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Negotiating the New Normal. Part Two - Self Care

by Sarah McMurray Steps for Better Finances

Negotiating the New Normal. Part Two - Self Care

We have clarity, so where to now?

First, take a moment to acknowledge your progress. It’s tempting to think that “clarity” is just thinking “I don’t have enough money”, but you’ve done the sometimes tedious and often confronting work of figuring out exactly where you stand. Now what? Self-care. Self-care is a vital, yet often missing piece to the money puzzle. It comes before the logical side – which we will talk about soon. We can’t take care of our money without logic but we need to take care of ourselves too. Our money may be cold, hard numbers, but we are not.

Whether the clarity you’ve gained gave you good or bad news, centre yourself. If this isn’t something you ever do, I can recommend sitting in a chair with your feet firmly pressing into the floor, and your hand pressing firmly over your heart. Breathe deeply. Remind yourself that right now, you’re OK. Whatever you’ve seen that might be coming down the road hasn’t happened yet.

Now, communicate those feelings, fears, hopes, and ideas. Journaling is a great way to lay all your thoughts out so they don’t end up swirling around in your brain. Supportive, non-judgmental friends and family are awesome to talk things through with. Mental health professionals are available, online, by phone, or in person and are a great option if you feel overwhelmed. Sharing your worries and having them acknowledged often feels like a fruitless thing to do, before you do it. Once you’ve done it, even though your position may not have materially changed, it feels better. You’ve processed your thoughts and feelings, and are better positioned mentally to take action.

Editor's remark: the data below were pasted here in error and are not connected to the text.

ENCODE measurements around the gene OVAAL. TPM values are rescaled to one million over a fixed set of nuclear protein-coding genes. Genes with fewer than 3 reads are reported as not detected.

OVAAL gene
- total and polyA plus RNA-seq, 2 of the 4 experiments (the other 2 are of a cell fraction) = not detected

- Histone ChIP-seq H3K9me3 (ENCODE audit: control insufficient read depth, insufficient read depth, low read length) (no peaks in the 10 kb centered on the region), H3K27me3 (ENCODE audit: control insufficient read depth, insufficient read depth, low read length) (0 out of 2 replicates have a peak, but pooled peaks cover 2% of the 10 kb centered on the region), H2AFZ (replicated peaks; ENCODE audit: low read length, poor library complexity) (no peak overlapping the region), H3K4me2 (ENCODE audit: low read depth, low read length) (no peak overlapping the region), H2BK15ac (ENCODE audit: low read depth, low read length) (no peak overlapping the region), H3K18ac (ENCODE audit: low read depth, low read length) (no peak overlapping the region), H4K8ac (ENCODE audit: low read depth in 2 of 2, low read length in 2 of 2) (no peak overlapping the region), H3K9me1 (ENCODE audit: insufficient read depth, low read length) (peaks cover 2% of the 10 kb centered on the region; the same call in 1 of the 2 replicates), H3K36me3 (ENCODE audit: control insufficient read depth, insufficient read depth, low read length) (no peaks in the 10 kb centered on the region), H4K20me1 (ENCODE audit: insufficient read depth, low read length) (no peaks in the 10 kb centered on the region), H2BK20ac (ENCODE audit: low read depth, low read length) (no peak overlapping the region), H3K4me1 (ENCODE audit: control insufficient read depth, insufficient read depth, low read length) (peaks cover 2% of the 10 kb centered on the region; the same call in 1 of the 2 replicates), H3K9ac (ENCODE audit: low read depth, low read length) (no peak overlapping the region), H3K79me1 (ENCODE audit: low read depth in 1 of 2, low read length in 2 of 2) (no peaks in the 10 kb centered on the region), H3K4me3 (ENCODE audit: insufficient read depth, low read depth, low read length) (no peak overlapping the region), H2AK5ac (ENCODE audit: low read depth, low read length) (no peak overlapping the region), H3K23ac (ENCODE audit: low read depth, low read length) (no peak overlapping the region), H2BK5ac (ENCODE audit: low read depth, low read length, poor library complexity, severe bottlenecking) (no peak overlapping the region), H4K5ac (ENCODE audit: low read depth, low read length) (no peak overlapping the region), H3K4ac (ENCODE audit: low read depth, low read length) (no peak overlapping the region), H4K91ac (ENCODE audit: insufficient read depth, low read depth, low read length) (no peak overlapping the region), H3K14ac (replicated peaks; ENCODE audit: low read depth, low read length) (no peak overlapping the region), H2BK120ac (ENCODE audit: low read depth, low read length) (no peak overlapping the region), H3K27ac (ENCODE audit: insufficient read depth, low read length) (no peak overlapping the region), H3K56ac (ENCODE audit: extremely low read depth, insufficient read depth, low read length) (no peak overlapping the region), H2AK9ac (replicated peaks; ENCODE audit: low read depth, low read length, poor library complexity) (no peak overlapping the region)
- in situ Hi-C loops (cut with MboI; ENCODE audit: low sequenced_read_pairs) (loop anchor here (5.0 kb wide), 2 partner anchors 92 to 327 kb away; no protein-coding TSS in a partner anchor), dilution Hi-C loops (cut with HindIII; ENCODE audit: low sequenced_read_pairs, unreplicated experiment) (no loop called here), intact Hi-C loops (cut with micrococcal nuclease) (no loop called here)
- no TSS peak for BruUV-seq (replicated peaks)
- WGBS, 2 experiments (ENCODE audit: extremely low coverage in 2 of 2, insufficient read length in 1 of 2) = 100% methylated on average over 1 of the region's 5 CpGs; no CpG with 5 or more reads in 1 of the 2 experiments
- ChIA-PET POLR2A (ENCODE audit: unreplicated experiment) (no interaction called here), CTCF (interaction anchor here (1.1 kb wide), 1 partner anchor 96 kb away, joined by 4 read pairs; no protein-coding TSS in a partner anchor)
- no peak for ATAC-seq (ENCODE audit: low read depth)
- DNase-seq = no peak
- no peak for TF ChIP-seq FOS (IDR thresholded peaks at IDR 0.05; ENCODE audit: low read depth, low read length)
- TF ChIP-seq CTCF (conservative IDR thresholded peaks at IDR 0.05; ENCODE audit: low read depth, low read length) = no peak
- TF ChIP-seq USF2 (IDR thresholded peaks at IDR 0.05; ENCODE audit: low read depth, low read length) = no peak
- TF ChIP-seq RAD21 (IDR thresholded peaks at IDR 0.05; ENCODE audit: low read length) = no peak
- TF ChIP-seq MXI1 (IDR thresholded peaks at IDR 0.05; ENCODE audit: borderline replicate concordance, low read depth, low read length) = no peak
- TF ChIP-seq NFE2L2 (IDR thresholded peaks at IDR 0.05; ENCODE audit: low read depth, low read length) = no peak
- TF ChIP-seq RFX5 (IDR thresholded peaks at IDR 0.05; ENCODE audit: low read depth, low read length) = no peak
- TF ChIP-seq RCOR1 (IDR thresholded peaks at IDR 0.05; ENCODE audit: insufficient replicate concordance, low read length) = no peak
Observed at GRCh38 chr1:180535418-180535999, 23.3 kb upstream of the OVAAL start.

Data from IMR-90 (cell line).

Important note: your children are not the right people to listen to you through this. Your role as a parent is to give them as much age-appropriate information as they need. For example “We have enough money to get by for now. I’m figuring out how to make sure we have enough in the future, and I’d appreciate it if we’d all try to not waste any.” Try to model adaptive, flexible, problem-solving thinking and behaviour when you discuss money with them. Channel your inner Dr Ashley Bloomfield – the situation may be serious, but you’re calm and in charge, here’s how they can contribute in their own small way. You’re teaching them to adapt to a changing financial situation, which is one of the best gifts you can give them for their financial future.

There are basic, good self-care things that we know make us feel better which often fall by the wayside when we’re stressed or anxious. Sleep, nutritious food, time with good friends, exercise, sunlight, fresh air – fill your boots with these things as this is the foundation to tackling anything including financial stress.

Finally, get clear on all your non-financial assets, your health, immediate family and wider whanau, and the people (and pets) who love you. You can then expand that to communities that you’re part of, the skills and resources you have that could either generate an income or food for your family at some point in the future, items you could sell, the welfare system, and charities that provide support.

Is it ideal to be relying on the last two? No, it’s not. But they are there, they are part of your safety net, they will catch you if you need them to. None of this is your fault. This upheaval has happened to us, not because of us. We will come through it. Whatever steps you need to take in the future, the first two steps of clarity and self-care constantly run alongside them. Stay connected to the numbers – update them every 2-3 days as new information comes in. And keep up the self-care, whatever happens.


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